tains incompleteness. The reason for the incompleteness was assumed that the parameter did not take the structural factor of primary precipitation into consideration. With the aim of evaluating more accurately GFA for off-eutectic alloys, we introduced the modified T g / T l , which can be regarded as the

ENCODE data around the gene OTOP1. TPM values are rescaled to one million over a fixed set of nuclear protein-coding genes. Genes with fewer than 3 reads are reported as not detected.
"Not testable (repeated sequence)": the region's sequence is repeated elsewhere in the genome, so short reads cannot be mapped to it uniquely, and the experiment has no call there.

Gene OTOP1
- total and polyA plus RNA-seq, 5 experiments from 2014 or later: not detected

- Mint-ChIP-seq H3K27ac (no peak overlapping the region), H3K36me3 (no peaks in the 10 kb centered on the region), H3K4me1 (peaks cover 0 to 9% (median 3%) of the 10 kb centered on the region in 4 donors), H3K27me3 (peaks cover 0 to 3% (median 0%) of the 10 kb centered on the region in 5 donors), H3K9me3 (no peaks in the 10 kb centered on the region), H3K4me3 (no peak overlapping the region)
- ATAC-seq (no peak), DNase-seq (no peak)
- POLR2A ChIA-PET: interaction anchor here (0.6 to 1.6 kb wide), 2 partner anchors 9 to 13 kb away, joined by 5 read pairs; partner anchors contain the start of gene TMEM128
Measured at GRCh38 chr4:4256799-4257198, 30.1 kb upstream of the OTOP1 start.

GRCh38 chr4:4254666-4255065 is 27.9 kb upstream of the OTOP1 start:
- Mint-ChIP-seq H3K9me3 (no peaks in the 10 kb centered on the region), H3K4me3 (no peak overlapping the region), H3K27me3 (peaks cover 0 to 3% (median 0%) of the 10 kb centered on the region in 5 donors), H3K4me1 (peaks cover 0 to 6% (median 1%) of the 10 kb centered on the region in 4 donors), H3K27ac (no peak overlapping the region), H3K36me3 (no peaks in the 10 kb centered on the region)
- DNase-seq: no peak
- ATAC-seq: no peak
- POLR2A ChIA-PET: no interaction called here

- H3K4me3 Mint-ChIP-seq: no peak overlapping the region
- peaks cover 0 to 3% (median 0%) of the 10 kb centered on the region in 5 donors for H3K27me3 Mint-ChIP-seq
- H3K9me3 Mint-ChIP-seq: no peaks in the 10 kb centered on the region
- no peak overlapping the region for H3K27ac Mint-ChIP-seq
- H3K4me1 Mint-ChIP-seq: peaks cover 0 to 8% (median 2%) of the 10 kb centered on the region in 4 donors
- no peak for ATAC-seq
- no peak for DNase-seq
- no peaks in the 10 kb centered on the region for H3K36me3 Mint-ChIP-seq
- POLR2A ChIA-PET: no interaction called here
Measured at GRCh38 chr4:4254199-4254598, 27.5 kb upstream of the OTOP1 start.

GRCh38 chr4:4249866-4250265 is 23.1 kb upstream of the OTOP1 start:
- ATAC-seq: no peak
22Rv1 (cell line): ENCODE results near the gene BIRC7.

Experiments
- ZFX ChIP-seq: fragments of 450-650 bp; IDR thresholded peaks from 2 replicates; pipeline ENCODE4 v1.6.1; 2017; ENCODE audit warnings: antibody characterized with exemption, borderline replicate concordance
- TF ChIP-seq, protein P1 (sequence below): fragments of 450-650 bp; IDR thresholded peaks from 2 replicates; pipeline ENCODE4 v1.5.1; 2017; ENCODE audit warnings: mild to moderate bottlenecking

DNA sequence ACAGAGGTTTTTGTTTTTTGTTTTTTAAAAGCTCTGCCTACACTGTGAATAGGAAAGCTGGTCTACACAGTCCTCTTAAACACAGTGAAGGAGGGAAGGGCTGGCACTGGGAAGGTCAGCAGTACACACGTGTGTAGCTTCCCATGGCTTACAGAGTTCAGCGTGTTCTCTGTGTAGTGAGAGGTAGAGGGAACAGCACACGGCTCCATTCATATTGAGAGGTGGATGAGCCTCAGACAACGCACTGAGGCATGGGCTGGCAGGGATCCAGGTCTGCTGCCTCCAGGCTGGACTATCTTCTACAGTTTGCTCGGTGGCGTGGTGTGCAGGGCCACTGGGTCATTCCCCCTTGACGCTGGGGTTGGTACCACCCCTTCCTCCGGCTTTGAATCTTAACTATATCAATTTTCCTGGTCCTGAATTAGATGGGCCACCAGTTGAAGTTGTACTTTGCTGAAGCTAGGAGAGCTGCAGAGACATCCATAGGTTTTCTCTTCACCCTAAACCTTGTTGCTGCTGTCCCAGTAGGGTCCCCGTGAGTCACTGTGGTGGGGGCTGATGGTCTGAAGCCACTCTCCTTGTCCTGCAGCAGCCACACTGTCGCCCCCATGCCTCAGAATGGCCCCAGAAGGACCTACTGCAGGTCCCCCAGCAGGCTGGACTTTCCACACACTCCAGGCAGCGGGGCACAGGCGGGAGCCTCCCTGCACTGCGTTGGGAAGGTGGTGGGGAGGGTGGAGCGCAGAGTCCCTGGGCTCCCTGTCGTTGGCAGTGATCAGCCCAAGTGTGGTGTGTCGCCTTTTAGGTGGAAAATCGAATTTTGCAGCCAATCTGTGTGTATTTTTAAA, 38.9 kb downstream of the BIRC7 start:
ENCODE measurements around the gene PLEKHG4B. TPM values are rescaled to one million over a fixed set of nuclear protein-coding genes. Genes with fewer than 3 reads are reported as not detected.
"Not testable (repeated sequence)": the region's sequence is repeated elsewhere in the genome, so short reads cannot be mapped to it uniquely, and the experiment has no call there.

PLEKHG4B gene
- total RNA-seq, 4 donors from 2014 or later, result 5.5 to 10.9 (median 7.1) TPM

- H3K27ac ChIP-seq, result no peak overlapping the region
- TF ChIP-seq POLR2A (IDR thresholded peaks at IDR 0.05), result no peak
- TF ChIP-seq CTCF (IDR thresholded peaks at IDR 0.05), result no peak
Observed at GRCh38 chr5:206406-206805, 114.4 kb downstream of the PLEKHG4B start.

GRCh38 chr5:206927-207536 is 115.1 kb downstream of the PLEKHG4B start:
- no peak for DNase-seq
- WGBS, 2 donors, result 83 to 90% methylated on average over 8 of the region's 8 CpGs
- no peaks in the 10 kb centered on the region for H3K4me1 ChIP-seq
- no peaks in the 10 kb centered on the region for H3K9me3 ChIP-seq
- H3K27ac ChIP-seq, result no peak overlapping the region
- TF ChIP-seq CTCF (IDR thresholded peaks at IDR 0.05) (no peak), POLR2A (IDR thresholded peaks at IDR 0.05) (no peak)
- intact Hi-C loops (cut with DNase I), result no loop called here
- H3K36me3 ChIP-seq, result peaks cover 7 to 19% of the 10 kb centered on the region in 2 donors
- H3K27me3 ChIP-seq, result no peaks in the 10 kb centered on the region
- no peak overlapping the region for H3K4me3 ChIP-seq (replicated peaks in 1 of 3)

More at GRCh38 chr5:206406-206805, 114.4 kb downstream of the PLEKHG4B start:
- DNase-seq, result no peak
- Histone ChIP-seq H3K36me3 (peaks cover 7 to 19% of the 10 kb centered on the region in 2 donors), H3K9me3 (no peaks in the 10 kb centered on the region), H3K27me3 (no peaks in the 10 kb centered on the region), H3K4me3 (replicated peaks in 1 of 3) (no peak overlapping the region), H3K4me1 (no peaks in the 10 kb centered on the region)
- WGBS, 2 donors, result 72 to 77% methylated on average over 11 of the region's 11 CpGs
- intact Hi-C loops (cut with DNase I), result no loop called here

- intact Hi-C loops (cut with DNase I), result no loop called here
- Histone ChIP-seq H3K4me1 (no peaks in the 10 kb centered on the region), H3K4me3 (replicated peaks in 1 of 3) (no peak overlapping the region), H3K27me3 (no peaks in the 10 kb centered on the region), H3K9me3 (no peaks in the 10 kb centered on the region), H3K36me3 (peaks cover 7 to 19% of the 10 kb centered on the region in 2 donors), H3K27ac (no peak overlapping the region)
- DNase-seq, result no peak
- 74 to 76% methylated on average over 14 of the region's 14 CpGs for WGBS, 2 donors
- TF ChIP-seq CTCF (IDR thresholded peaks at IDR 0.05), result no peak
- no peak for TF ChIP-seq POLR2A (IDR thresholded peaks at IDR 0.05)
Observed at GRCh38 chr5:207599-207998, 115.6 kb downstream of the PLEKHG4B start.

Studies on metallic amorphousalloys and their functional properties have been an important subject for scientists and researchers during the last two decades. This has been attributed to novel mechanical, 1–4) magnetic 5–8) and cataly- tic 9–11) properties and excellent corrosion resistance 12–17) for these materials. Among magneticamorphous materials, Co- based alloys are important and have been produced by various techniques including rapid quenching, 18,19) physical vapor deposition, 20) chemical or electroless plating 21,22) and electrodepostion. 23–29) The alloys produced by electrodepos- tion include Co–P, Co–W and Co–Ni–P etc. It is known that these Co-based magneticalloys have relatively low satura- tion magnetization values below 1.0 T. Recently, Myung et al. 30) have produced Co–Ni–P crystalline alloys having high cobalt and low phosphorus contents. It has been characterized that these alloys exhibit rather high saturation magnetization in the range of 1.2 to 1.4 T. In this work, we examine optimum conditions for the formation of amorphousalloys with relatively high saturation magnetization values up to about 1.2 T from a similar electroplating solution.